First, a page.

What inspired you to become a musician, and what drew you to the cello?
Both my parents were musicians to some degree. My mom is a composer and was a piano teacher, and my dad played accordion professionally at one point and still plays to this day. So I was always surrounded by music of various types. My mom was more classically oriented, while my dad was more popularly oriented. So the records in the house were all over the place.
I played piano first, and then picked up guitar and got pretty good at it. Cello just happened because there was a music program in my elementary school, and cello was one of the instruments they offered. It seemed cool, and I just went out on a limb and tried it.
Which composers write the best music for cello?
The three B’s: Bach, Beethoven and Brahms all have fantastic cello stuff. In the contemporary world, I’ve always liked the works of George Crumb and Peter Maxwell Davies, who write very nice cello parts.
What’s it like to work at the Nashville Symphony?
It’s a pretty amazing experience that I had no idea I was going to enjoy and keep doing for 30 years. The musicians of the symphony are all top-notch, amazing people, and I’m the luckiest person alive to get to play with them.
What’s the most unusual thing that’s ever happened to you onstage?
Perhaps the most memorable was a chamber orchestra concert the symphony was doing at St. George’s Episcopal Church one gorgeous spring day. We had the doors open, and it was just beautiful and going really well — and then a wasp stung me on the chin. For the last 10 minutes of the piece, all I could think was, “My gosh, this hurts. I can’t believe the pain.” My chin was swelling like crazy. As soon as the piece was finished, I ran offstage, but nobody in the audience had noticed.
Tell us about your family.
My wife works at the Center for Nonprofit Management, although she used to work for the Nashville Symphony, where I met her in the early ’90s. I have a teenage daughter who is an enthusiastic equestrian.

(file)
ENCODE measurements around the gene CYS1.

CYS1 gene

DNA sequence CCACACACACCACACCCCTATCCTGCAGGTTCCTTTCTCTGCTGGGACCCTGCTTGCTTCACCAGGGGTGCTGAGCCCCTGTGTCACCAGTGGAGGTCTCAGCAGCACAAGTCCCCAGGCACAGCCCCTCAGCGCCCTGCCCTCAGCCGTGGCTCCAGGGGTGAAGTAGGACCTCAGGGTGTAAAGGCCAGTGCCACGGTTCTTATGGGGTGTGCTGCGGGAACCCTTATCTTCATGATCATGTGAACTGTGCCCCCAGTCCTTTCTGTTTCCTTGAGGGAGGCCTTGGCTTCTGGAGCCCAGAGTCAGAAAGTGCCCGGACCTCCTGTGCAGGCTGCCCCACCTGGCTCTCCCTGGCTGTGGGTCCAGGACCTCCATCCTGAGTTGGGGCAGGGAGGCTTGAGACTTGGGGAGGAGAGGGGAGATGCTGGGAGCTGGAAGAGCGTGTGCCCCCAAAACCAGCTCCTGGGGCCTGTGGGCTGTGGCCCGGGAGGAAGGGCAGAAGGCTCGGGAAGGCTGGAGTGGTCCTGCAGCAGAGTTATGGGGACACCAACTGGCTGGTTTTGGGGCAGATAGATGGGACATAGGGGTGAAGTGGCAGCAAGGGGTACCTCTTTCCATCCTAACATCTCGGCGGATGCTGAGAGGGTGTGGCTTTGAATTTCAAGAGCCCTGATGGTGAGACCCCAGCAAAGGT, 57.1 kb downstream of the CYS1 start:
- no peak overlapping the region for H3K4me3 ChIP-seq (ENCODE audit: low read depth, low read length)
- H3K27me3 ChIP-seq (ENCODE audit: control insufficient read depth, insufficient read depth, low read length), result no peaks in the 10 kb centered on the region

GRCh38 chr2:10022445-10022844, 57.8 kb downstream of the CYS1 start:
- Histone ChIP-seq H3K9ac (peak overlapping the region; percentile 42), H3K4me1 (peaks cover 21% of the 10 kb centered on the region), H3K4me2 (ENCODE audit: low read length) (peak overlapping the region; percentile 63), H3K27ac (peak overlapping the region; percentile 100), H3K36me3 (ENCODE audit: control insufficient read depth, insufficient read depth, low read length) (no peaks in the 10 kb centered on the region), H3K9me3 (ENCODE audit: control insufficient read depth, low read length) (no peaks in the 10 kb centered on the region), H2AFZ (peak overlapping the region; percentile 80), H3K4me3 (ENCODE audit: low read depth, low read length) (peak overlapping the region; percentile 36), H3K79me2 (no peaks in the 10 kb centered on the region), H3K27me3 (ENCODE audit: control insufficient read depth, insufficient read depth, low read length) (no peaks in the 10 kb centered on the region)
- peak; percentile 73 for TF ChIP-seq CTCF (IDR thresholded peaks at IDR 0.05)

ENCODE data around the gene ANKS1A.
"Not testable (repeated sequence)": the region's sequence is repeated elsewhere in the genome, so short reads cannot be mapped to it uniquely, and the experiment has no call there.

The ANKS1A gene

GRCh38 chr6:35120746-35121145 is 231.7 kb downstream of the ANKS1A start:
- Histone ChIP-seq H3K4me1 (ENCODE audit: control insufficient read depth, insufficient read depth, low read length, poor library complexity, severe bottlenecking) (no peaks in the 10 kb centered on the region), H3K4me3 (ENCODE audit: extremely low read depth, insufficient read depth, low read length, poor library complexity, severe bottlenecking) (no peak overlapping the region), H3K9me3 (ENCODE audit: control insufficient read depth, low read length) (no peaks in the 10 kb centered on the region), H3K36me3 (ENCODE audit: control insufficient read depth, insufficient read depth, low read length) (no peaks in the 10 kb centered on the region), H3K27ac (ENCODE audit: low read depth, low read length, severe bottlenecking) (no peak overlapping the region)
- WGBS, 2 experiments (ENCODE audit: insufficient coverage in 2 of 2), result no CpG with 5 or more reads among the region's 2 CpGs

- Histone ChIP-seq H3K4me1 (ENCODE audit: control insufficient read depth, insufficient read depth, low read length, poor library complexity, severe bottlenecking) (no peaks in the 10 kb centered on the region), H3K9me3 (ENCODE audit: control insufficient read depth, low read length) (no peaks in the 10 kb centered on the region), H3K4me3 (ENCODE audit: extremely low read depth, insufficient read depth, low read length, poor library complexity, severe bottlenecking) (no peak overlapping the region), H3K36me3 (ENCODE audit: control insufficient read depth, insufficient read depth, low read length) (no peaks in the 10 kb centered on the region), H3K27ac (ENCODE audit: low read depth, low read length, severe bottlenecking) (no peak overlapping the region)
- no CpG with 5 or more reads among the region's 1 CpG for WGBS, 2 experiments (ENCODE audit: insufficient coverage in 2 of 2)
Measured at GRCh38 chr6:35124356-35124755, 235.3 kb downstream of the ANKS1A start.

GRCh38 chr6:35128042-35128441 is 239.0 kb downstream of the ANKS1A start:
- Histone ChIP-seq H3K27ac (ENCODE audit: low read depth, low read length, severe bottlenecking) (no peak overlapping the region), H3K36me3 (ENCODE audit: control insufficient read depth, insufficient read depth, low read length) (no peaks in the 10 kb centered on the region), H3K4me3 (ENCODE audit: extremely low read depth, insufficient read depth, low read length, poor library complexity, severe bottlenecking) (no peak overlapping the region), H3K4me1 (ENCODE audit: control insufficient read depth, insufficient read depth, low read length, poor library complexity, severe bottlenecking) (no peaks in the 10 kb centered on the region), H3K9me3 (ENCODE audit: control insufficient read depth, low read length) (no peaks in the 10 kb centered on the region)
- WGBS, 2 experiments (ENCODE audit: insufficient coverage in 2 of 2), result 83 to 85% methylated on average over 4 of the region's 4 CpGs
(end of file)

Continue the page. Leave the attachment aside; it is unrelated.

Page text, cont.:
Who has had the greatest influence on you as a musician?
The main person would be Jacqueline Du Pré; I went to a concert of hers in the late 1960s. She was a rock star of the cello world, and it was the first time I realized you could really do something with this instrument. Between seeing her and Rostropovich a few years later, that’s what drew me to the cello.
What do you enjoy doing when you’re not rehearsing or performing?
I enjoy geocaching, photography and building and playing synthesizers. You can see my photographs on my SmugMug page at http://sdrake.smugmug.com/. I got interested in synthesizers back in the early 1970s, when I discovered that they were being made near where I lived, in Trumansburg, N.Y. I started learning about them in college, but the cello took over. There was a resurgence of interest in modular synths around 2000, and on a whim I bought a couple of modules and kits, started building my own, and it just kind of snowballed from there. A guy in Holland asked me to start building modules for him, and I ended up building a whole synthesizer for him. Now I’m busy building them for other people.
Do you enjoy listening to music when you’re not working?
I grew up on progressive rock and classical music, so those are the main things. Maybe about one-third of the music I listen to is electronic music. It changes from week to week. I like a lot of the old stuff – I have box set of the band YES from their first 10 years together, which I’m making my way through right now.
Do you like to read?
I am a big science fiction fan. I like reading almost anything that Neil Stevenson writes.
What would you most like people in the audience to know about the Nashville Symphony?
The 84 members of the orchestra work together in close quarters many hours of the day each week. It’s different from many work environments in that we don’t have our own offices or work spaces. We’re in shoulder range of each other, and it kind becomes like a family because we have to be able to work together so closely. In order to do what we do, we have to get along well, so there is a whole social dynamic that is different than a lot of workplaces.